Contribution: A.O., A.T., H.F., K.S., C.I., N.G., H.Y., and M.O. designed the study; A.T., A.O., C.I., N.G., H.Y., M.O., K. Mihara, Y.I., Y. Miura, K.F., Y.Y., Y.A., S.K., K. Miyao, and M.T. collected patient blood samples; A.T., A.O., C.I., N.G., H.Y., M.O., K. Mihara, Y.I., Y. Miura, K.F., Y.Y., Y.A., S.K., K. Miyao, K.H., S.I., and R.K. collected clinical data; H.F. and K.S. performed measurement of anti-SARS-CoV-2 antibody titers; S.S., Y. Mizutani, and M.O. performed lymphocyte subset analysis; A.O. performed statistical analysis; A.O. and A.T. generated figures and tables; A.O., A.T., C.I., and N.G. wrote the paper; and all authors participated in discussions and interpretation of the data and results.
Conflict-of-interest disclosure: K. Mihara has received research funding from Takara Bio and lecture fees from Janssen Pharmaceutical, Sanofi, and CSL Behring. Y.A. has received honoraria from Celgene, Takeda Pharmaceutical, Kyowa Kirin, Teijin Pharma, Novartis Japan, Astra Zeneca, Sanofi, Shire Japan, Chugai Pharmaceutical, Janssen Pharmaceutical, and Bristol Myers Squibb; has served in as an advisor to Takeda Bio; and has received research funding from SRL and Bristol Myers Squibb. K. Miyao has received lecture fees from Novartis Japan, Kyowa Kirin, Nippon Shinyaku, Takeda Pharmaceutical, Eisai, Janssen Pharmaceutical, Bristol Myers Squibb, Celgene, Ono Pharmaceutical, and Otsuka Pharmaceutical. K.S. belongs to an endowed department sponsored by FUJIFILIM Wako Pure Chemical Corporation. A.T. has received research funding from Chugai Pharmaceutical, Astellas Pharma, Eisai, Otsuka Pharmaceutical, Ono Pharmaceutical, Kyowa Kirin, Shionogi, Sumitomo Dainippon Pharma, Taiho Pharmaceutical, Takeda Pharmaceutical, Teijin, Nippon Shinyaku, Nihon Pharmaceutical, Pfizer Japan, Mochida Pharmaceutical, Yakult Honsha, and Perseus Proteomics; and lecture fees from Chugai Pharmaceutical, Kyowa Kirin, Eisai, Takeda Pharmaceutical, Astellas Pharma, Nippon Shinyaku, Janssen Pharmaceutical, Zenyaku Kogyo, AbbVie GK, Bristol Myers Squibb, and SymBio Pharmaceutical.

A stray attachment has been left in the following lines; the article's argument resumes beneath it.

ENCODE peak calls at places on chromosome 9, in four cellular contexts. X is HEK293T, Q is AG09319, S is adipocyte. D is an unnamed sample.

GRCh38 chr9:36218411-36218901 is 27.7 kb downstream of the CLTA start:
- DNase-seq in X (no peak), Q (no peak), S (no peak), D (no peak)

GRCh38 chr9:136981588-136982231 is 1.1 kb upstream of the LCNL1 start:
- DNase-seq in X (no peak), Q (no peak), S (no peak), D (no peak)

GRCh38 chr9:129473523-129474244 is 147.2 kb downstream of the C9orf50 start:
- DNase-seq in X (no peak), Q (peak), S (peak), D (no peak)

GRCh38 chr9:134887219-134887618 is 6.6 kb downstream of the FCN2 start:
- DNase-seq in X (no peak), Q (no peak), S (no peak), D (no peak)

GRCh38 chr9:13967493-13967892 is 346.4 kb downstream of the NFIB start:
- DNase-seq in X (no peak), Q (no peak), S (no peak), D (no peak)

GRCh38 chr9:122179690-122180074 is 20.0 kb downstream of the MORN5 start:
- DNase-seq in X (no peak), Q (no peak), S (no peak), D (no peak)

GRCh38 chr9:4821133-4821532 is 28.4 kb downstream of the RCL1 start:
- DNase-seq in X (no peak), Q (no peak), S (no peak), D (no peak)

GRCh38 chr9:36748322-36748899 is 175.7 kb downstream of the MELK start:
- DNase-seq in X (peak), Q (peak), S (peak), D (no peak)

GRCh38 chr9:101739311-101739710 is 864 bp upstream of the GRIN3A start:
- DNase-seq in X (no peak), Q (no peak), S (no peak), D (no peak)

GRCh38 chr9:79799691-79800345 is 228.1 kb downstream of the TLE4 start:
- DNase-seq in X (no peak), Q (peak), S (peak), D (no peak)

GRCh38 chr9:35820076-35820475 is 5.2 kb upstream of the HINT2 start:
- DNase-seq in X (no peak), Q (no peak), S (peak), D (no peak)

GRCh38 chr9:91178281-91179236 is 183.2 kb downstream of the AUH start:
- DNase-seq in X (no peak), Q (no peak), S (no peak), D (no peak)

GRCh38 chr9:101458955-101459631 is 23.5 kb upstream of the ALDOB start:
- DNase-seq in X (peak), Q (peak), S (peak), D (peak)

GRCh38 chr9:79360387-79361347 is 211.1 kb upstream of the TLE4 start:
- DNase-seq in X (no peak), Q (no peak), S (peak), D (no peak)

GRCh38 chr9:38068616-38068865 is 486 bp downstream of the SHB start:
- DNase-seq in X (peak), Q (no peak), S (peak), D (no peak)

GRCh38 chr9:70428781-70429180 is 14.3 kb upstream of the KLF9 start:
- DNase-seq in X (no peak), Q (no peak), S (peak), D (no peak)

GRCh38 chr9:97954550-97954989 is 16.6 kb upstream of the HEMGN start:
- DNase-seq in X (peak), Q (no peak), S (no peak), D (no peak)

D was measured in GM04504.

Correspondence: Akihiro Tomita, Department of Hematology, Fujita Health University School of Medicine, 1-98 Dengakugakubo, Kutsukake-cho, Toyoake, Aichi 470-1192, Japan; e-mail: firstname.lastname@example.org
The full-text version of this article contains a data supplement.